Schrader: George Bush and the Republican administration is the guys that did the big bank bailout. Do you want to reinstall those people to power? I’m sorry. And Scott’s against the Wall Street reforms.

    Bruun: Congressman, remind me when your speaker came into power as the speaker? Remind me what year that was. Was that 2009? No. That was 2007.

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    “The cost of an automobile, it’s kind of back to what it was before the pandemic.”

    Schrader: Yeah, but the policies came directly out of the Republican administration. I mean — and more Republicans voted for that than Democrats.


    House Republicans Approve Bill To Fund Border Wall Setting Up A Final Showdown In The Senate

    Trump demanded $5 billion for a border wall.

    Paul Ryan says Trump won’t sign stopgap funding bill amid border wall showdown

    House Republicans voted to approve a bill to fund President Donald Trump’s $5 billion demand for a border wall, setting up a final showdown in the Senate ahead of Friday’s deadline to avert a government shutdown.

    The vote received no Democratic support, and the bill’s prospects in the Senate are dim as Democrats have pledged to defeat the divisive measure.

    The final tally was 217-185, with eight Republicans voting against the package, which includes $5.7 billion to construct a border wall, $7.8 billion for disaster relief and would fund the government until Feb. 8.

    Trump praised House Republicans for passing the measure Thursday night, while noting that upcoming speaker of the House, Nancy Pelosi, said last week in the Oval Office that the GOP did not have the votes.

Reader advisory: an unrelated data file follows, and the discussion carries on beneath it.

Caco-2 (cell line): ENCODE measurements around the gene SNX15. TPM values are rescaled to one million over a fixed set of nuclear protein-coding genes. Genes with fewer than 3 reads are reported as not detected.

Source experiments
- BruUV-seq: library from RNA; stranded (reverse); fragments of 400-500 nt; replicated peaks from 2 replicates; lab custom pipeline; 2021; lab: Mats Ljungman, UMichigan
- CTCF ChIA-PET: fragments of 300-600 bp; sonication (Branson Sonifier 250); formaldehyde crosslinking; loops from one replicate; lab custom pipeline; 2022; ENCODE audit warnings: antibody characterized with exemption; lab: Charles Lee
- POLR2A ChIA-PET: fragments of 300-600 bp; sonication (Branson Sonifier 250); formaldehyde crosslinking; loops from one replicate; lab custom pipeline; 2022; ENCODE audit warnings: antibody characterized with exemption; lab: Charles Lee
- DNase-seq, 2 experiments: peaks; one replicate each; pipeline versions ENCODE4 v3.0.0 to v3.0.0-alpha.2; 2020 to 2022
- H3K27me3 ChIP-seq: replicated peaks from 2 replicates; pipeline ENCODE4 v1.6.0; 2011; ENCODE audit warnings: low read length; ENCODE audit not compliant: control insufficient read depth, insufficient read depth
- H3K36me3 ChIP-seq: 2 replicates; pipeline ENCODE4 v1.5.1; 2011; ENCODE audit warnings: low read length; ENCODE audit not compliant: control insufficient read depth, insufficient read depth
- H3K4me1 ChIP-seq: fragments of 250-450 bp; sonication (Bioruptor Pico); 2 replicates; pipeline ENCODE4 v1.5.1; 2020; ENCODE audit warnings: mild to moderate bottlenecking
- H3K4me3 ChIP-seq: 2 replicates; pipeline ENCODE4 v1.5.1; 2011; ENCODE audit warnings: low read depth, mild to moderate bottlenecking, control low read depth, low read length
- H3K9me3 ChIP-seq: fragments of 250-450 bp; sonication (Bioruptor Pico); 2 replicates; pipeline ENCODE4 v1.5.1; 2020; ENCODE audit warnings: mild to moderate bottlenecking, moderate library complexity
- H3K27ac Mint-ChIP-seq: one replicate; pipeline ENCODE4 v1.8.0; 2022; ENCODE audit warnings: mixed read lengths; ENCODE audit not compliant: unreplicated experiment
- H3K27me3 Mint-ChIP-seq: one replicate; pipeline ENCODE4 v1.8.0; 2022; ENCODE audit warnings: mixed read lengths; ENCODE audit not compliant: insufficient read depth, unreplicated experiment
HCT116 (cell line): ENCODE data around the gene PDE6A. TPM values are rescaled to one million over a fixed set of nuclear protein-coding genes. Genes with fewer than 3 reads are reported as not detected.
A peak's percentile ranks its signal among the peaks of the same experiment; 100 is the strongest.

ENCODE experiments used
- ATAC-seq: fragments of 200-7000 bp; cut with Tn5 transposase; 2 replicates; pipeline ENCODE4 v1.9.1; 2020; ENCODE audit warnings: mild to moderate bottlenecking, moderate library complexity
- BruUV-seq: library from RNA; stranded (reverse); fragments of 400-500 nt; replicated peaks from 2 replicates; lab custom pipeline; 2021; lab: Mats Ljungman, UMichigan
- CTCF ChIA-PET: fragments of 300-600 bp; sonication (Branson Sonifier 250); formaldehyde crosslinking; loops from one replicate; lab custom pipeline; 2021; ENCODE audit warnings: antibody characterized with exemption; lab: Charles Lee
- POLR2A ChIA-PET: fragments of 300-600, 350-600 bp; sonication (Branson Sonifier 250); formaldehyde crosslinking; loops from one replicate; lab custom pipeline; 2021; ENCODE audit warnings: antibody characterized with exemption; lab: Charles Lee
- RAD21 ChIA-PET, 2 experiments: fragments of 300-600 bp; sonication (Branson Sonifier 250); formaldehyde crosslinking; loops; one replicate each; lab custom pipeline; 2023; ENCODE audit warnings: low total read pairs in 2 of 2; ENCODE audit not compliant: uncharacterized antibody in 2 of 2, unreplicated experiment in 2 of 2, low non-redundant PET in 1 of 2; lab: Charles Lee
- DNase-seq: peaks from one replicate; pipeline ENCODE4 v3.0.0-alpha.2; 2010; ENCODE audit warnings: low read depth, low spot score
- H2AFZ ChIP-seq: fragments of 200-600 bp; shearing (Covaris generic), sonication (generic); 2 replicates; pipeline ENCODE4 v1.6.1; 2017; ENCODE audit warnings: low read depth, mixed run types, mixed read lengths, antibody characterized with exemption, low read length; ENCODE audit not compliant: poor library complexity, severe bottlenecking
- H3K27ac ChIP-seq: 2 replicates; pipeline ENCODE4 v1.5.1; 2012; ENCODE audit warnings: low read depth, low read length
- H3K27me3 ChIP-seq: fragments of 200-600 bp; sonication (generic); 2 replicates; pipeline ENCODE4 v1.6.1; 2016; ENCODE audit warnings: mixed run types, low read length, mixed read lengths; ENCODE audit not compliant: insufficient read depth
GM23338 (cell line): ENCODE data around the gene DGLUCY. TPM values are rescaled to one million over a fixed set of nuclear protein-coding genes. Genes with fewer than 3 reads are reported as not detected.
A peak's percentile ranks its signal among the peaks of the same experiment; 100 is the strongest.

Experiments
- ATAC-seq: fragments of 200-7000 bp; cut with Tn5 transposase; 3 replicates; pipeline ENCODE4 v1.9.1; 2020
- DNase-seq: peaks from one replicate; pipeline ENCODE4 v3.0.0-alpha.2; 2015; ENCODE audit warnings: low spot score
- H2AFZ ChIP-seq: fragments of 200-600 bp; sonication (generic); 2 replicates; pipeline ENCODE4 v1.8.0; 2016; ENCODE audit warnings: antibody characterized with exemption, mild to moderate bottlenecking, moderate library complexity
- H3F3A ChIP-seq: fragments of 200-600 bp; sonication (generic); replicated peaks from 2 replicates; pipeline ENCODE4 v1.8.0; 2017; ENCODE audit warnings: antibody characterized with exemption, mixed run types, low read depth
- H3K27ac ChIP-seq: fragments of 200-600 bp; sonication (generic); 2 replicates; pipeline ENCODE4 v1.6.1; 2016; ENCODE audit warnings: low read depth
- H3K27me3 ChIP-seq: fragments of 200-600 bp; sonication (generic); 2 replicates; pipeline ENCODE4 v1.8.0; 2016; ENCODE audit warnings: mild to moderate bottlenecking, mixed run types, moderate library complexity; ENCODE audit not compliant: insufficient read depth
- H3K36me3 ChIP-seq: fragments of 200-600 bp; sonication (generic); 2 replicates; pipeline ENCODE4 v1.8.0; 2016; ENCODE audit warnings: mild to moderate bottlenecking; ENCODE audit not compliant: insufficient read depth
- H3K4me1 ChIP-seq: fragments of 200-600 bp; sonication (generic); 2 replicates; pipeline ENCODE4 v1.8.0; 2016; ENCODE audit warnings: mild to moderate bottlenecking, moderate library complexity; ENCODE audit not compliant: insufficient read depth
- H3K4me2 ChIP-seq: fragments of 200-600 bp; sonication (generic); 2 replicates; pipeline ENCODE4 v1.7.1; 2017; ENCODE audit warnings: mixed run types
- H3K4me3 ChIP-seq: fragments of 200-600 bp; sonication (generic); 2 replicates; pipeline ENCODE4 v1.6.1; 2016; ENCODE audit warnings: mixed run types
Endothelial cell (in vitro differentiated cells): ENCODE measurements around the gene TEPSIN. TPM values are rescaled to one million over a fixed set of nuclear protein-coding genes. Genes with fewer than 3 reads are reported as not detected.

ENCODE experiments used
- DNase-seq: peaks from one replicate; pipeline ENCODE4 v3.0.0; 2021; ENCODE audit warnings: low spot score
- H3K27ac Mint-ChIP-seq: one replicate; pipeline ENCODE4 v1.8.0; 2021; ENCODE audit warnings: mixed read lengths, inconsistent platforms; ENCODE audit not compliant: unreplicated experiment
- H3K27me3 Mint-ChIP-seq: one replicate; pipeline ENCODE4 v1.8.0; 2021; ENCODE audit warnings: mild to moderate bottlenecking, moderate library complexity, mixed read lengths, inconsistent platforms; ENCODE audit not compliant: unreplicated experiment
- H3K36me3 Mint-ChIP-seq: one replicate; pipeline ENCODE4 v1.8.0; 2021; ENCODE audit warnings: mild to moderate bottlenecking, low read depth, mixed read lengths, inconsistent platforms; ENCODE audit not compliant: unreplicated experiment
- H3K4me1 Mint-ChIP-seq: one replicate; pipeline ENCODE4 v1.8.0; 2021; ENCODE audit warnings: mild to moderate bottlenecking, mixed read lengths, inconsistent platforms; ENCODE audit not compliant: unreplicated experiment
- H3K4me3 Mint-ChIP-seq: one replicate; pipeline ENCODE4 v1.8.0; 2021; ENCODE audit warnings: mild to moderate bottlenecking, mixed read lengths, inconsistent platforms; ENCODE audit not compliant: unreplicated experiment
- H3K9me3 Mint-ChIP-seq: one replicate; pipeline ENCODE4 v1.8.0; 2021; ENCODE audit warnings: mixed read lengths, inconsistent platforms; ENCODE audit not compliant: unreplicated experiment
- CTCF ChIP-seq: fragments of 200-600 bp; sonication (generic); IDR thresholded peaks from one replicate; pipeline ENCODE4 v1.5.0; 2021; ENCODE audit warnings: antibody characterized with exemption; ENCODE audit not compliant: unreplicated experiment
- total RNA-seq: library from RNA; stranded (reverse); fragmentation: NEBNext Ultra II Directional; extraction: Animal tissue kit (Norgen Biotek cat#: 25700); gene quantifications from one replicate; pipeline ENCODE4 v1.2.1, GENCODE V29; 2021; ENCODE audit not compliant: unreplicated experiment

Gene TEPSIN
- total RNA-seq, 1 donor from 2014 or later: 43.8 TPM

Rep. Mark Meadows, the chair of the House Freedom Caucus and driving force behind convincing Trump to reject a bill without border wall funding, conceded that the bill is unlikely to clear the Senate. But Meadows said he hoped the successful House vote would push the upper chamber to strike a deal to pass some additional funding for the wall.

    “I do believe that Sen. Schumer is a deal maker. I think that right now Sen. Schumer, Sen. McConnell and the president can hopefully make a deal,” Meadows, R-N.C., said.

    Most Us House Republicans From Texas Vote Against Forming A Capitol Insurrection Commission

    The U.S. House approved the creation of a bipartisan commission to investigate the causes of and government response to the Jan. 6 insurrection during which a pro-Donald Trump mob violently stormed the U.S. Capitol in an unsuccessful attempt to block the certification of the 2020 election results. Several Texas congressional members braced themselves that day for hand-to-hand combat but were able to escape to safety thanks to the police and successful barricades.

    The bill, which passed 252-175, would give the commission subpoena power and was highly contentious within the House GOP conference. Thirty-five House Republicans backed the bill, including two Texans: U.S. Reps. Tony Gonzales of San Antonio and Van Taylor of Plano. It remains uncertain whether it will pass the Senate.